Whether you’re facing large medical bills from COVID or other medical conditions, having unpaid bills on your credit report can seriously damage your score. The good news is, medical debt doesn’t impact your score right away, so you have time to pay on the balance before it heads to collections.
Check The Math
First thing’s first, you need to double-check the math and billing. Medical billing errors are incredibly common, and they can swing your bill by thousands or be the reason a claim is accepted or denied.
If you receive statements marked “this is not a bill”, be sure you proofread those as well, as they will generally list the treatments, procedures, and medications your insurer will be billed for.
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Pay as Much as You Can
In many cases, you will be able to negotiate directly with the hospital regarding your medical debt. They will often offer to help you structure a payment plan that you feel comfortable with. If you are leveraging the debt avalanche method, make sure your new payment is included in your plan.
In some cases, they may even have resources for financial assistance. No matter what resources you use, if you agree to a payment arrangement, be sure you stick to it as closely as possible to avoid collection actions.
Really Consider Your Payment Method
Before you start making payments, keep in mind that your medical debt will not impact your score right away. You have until the bill is 60 days late before the bills are eligible to hit collections. debt consolidation for medical bills collectors do report to the credit bureau, but not until the bill is 180 days overdue.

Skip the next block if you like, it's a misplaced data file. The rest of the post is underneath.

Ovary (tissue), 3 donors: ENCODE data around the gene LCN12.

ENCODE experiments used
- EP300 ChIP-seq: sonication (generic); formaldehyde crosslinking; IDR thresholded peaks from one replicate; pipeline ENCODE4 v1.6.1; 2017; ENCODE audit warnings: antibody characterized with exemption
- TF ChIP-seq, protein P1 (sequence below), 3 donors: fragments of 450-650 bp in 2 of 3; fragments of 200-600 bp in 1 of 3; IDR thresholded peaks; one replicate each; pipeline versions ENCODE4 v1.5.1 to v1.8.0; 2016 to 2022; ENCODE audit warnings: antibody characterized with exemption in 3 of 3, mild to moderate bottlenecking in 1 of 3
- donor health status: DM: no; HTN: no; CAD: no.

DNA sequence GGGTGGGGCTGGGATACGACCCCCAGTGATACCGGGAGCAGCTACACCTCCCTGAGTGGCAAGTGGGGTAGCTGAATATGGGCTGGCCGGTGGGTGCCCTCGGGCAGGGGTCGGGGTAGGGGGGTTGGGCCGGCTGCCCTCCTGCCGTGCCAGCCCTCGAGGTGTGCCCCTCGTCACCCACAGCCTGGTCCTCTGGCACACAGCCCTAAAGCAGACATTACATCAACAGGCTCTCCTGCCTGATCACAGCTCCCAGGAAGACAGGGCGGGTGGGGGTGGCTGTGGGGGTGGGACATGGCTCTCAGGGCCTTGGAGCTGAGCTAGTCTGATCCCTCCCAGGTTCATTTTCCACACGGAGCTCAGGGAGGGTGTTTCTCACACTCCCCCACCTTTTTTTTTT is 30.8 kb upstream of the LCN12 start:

With this much time before your credit score is impacted, you have room to come up with a solution. Credit cards and loans are options for when the bill is higher than you can comfortably pay with your normal paycheck. If you can, it’s best to avoid these options, as not making your loan or credit card payment on time can also have a negative impact on your credit score.
In some extreme cases or situations where disability or loss of livelihood would prevent ever paying the debt, you may want to consider bankruptcy. Medical debt is what’s referred to as “dischargeable” meaning it can be resolved through bankruptcy court.
While this is a way to minimize medical debt, it should also be considered a last-resort option. It does prevent legal battles that could endanger your savings or home, but it will deal a significant blow to your credit that will take time to heal.
Address the Damage
Once you have the debt squared away, you’ll need to take inventory of your credit and start to rebuild the damage. To improve your credit, make sure you stay current on payments because they have the highest impact on your score. Keep your credit utilization as low as possible, and if you pay one down to zero keep it open to help your utilization rate. Remember, credit heals, and scores rise.
Also read: what is a derogatory mark